Earlier in April that year, a member of the group gave advice on how to ensure social distancing when shopping and remarked: “When shopping in Waitrose, ensure others shoppers stay the recommended two metres away by taking a Lidl carrier bag with you.”
In December 2020, a self-professed “international magician” named Mike Alan went “mental with a cucumber after alleging a ‘razor sharp’ M&S shelf ‘savaged’ his coat and left him ‘looking like a snowman.’” Aptly from Tunbridge Wells, Kent – a place best known for originating a complaining sort going by the name of ‘Disgusted of Tunbridge Wells’ in June 1929 – subsequently received advice from readers of ‘The Steeple Times’ that numbered: “Should have gone to Waitrose.”

An early example of ‘Disgusted of Tunbridge Wells’ correspondence:

SIR – Being present at the unveiling of the plaque on Thursday last week on the Pantiles, I was surprised when the National Anthem was played to see that in a place like Tunbridge Wells, which is noted for its loyalty and calls itself ‘Royal,’ there should be people who refused to remove their hats. Are such people Communists? If they are, Tunbridge Wells should be no place for such as they. We can do without them.


Letters to the Editor, ‘Tunbridge Wells Advertiser’ – 14th June 1929.


View Comments

  • Do people really have nothing better to get worked up about in the UK these days???????????!!!!!!!!!!!!!!!!!! FFS!!!!!!!!!!!!!!! Down Under we've got bloody immigrants and lockups and that f$%^ing tennis player invader!!!!!!!!!!!!! And some woke woman is getting billy-o about f$%^ing Easter eggs!!!!!!!!!!!!!!!!!!! Lock her up!!!!!!!!!!!!

  • I thought Waitrose and John Lewis were of some kind of religious/partnership sort of thing. Isn't this against the spirit of Methodism or whatever they were originally about?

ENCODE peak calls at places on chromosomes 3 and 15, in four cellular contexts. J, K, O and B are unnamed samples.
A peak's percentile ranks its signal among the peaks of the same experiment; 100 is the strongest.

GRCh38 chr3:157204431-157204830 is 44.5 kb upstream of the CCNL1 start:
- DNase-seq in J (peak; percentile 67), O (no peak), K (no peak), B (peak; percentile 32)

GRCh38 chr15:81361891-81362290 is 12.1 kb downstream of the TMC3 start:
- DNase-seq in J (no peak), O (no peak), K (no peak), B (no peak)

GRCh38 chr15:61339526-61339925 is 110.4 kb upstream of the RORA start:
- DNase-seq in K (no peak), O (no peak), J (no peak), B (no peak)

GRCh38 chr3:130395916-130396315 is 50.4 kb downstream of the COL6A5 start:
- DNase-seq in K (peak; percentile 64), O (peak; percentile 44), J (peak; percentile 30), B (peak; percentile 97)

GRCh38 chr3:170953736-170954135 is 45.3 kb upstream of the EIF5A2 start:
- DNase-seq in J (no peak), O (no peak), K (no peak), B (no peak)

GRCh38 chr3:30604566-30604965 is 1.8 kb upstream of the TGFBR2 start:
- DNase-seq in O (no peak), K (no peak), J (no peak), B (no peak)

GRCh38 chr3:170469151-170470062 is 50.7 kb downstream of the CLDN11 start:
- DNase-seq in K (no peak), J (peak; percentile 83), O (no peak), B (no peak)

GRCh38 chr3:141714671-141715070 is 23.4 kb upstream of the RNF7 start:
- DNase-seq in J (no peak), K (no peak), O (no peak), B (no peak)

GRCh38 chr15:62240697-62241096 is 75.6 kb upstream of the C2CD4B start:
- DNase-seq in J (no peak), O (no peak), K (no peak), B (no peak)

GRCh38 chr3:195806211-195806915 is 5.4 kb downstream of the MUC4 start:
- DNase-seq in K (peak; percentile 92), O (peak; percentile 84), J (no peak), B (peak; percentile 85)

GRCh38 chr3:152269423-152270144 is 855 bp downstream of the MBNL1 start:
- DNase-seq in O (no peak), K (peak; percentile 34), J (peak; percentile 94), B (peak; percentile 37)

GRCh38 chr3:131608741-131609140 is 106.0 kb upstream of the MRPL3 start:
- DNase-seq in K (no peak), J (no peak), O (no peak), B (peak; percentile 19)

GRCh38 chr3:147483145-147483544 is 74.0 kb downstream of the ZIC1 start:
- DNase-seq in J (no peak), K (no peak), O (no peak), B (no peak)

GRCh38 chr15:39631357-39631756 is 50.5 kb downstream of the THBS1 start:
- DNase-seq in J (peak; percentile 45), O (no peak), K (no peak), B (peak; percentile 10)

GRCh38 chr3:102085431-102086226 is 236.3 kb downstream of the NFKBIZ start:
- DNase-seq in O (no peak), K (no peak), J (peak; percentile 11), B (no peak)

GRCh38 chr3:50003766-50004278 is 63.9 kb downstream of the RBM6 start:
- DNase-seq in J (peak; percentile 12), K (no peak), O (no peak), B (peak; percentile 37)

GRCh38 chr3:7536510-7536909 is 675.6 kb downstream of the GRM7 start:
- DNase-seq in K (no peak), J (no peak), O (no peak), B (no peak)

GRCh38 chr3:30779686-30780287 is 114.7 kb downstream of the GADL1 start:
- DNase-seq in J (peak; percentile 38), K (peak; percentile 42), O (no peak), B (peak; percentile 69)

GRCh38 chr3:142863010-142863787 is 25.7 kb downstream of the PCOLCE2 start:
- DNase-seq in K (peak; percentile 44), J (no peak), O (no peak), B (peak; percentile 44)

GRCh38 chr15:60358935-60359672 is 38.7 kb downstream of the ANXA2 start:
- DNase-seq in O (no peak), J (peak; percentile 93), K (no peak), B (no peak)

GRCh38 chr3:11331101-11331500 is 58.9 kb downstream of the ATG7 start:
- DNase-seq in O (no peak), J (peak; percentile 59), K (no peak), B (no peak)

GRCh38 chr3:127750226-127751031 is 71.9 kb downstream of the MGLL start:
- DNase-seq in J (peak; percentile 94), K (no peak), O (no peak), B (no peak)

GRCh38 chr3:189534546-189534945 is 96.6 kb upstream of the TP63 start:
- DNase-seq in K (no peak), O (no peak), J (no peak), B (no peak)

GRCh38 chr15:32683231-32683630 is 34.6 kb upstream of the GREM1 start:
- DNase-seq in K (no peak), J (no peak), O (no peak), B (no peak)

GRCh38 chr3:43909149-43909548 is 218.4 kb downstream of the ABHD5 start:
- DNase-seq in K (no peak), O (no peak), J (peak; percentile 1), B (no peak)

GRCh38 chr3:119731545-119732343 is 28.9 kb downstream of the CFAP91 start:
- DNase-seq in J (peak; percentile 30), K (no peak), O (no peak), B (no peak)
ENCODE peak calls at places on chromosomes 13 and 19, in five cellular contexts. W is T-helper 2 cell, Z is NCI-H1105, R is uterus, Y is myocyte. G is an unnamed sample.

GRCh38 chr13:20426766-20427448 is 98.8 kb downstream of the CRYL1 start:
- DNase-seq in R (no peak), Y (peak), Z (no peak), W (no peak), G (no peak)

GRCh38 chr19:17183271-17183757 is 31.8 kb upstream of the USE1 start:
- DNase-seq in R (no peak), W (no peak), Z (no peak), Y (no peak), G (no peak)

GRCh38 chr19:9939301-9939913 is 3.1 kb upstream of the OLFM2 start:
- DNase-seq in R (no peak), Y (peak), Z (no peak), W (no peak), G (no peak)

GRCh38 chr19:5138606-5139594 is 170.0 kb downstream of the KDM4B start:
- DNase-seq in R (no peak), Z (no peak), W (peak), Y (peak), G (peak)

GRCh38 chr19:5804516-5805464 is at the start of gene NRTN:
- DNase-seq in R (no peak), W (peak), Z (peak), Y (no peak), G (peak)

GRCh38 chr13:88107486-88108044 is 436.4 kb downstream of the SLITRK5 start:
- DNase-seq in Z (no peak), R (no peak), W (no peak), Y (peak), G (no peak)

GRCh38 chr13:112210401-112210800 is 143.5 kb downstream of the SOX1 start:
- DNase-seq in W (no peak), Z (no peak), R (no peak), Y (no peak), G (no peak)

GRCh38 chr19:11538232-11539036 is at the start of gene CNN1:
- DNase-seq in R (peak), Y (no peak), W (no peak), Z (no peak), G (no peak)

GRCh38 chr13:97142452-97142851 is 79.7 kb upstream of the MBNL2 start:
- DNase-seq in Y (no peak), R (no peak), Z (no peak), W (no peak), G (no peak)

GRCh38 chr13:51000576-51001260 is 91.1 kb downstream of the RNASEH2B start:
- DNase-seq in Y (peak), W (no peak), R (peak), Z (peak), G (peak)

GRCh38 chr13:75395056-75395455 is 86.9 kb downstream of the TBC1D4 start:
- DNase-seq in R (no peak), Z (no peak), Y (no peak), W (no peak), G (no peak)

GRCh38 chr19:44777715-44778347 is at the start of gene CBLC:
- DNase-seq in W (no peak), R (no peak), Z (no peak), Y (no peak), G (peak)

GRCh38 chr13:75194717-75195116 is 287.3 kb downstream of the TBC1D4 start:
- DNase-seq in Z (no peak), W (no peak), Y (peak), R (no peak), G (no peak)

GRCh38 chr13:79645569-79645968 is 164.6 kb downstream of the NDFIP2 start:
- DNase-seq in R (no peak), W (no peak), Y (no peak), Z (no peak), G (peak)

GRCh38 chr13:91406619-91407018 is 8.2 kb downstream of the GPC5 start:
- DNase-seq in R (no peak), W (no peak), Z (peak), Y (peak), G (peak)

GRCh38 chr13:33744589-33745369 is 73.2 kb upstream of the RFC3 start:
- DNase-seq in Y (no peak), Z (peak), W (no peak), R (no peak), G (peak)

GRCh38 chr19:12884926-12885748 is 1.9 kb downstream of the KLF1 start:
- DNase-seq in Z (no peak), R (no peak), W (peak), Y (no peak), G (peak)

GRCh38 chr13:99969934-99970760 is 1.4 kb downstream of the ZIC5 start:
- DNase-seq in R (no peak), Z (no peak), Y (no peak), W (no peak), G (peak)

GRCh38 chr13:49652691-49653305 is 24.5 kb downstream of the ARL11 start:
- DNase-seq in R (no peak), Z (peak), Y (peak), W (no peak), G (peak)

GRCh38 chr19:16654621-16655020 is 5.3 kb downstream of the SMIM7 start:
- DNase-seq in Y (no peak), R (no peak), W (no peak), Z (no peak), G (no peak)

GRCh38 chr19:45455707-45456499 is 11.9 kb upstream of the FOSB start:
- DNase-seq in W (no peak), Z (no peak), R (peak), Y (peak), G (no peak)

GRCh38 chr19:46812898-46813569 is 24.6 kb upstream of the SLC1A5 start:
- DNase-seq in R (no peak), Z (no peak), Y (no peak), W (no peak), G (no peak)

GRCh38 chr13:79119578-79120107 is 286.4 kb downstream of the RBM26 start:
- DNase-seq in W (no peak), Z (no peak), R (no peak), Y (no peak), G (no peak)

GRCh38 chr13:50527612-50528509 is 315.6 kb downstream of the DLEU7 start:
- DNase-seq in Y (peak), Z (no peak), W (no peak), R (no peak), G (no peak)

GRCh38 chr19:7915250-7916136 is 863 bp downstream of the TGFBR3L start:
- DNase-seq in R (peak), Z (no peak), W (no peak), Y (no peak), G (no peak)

• An absolute insult to the Christian festival of Easter. Shame on Waitrose and from now on I shall boycott their overpriced store. Shame on Waitrose. Shame on Waitrose. Shame on Waitrose.

  • Unless there's a bit in the Bible that passed me by, chocolate Easter bunnies and Easter eggs are surely minimally connected to the crucifiction of Christ (one reason we hide the eggs for children to find?). So, if it encourages us to eat more chocolate by selling it all from January, bring it on, Waitrose.

  • The Taliban will be disgusted.
    Easter eggs are obnoxious.
    Duck racing is cruel and I got banned from Oz. I am forced to look at Uluru from a dried up pond, and unable to train.
    I get no publicity for these actions. Next thing is, they will melt me down and recycle me
    These are the things that matter in the world.

  • Well my dear old mother 93 and her sister 98 take a trip to Waitrose in Bath twice a week. Ellen my mothers sister still drives, and they treat this as a complete day out. I must ask them what they think of Waitrose for selling Easter Eggs early January, although you can't criticise the shop in their eyes.
    I also declined an offer of being picked up by them from Heathrow, on my last visit home.